We can do anything we think of

When I met Charlie, he was the stranger who walked into my home with a suitcase and sat on my floor. A week later I gave him front door keys when I left for Guatemala.

I'd decided I really liked this stranger and I trusted him to stay in my apartment. When Alli Jones told me that a boy she knew in Australia was coming to America and asked if could he crash for a few days, I was open with reserve, as I often am. Alli told me about the other people who rented rooms in the shared Australian house where she'd stayed and then said in a sorrowful voice, "But my favorite was Charlie." She looked equally forlorn and happy.

When I returned from Guatemala, Charlie had an internship and I had a job. We'd get up in the morning and walk to the green line and take it to 34th street. After work we'd meet on 5th Avenue and walk south. Sometimes we'd stop for a slice of pizza but usually we'd go to Ben's Deli and buy salads and egg on bagel sandwiches.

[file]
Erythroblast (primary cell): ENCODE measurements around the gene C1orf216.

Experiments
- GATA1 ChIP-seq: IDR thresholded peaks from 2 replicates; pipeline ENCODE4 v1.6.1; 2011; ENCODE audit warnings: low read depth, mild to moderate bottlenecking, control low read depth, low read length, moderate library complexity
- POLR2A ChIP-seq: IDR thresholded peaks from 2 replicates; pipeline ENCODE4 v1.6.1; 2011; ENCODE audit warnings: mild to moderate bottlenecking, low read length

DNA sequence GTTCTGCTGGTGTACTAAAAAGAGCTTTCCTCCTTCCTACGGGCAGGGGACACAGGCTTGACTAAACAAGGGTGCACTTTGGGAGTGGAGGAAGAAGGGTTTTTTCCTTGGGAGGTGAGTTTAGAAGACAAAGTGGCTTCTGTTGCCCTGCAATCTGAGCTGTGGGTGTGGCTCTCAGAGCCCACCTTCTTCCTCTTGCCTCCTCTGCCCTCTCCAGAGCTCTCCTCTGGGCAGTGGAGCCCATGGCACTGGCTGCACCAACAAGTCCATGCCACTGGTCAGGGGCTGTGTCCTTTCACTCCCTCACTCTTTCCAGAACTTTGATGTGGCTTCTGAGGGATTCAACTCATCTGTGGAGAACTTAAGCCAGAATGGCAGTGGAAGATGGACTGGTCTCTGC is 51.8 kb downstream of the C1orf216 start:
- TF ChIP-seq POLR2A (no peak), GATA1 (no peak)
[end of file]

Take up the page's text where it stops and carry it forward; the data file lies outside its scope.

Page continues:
When we weren't working, we played. We jumped on the bed and practiced handstands, dressed up and walked around a 4 am Times Square deserted by bitterly cold temperatures, and talked like we were little old ladies: "Dahlink, of couwse."

We pointed out to each other which buildings we were buying, favorites being those with top-floor penthouse apartments and giant windows. Last week we recalled those dream buildings and how, after conjuring up fake aristocratic schemes, we'd go back to my real room and practically have to scrape up pennies stuck with gum to the floor and strike them together to make fire. Who had money?

The second time Charlie called on New York, he had Berlin in his mind and we said we'd meet there next. A few days ago, walking through Kreuzberg and Friedrichshain, dodging New Year's fireworks exploding on the sidewalk, thrown from windows and rooftops, we said to each other:

You know we can do anything we think of? DAHLINK, OF COUWSE.

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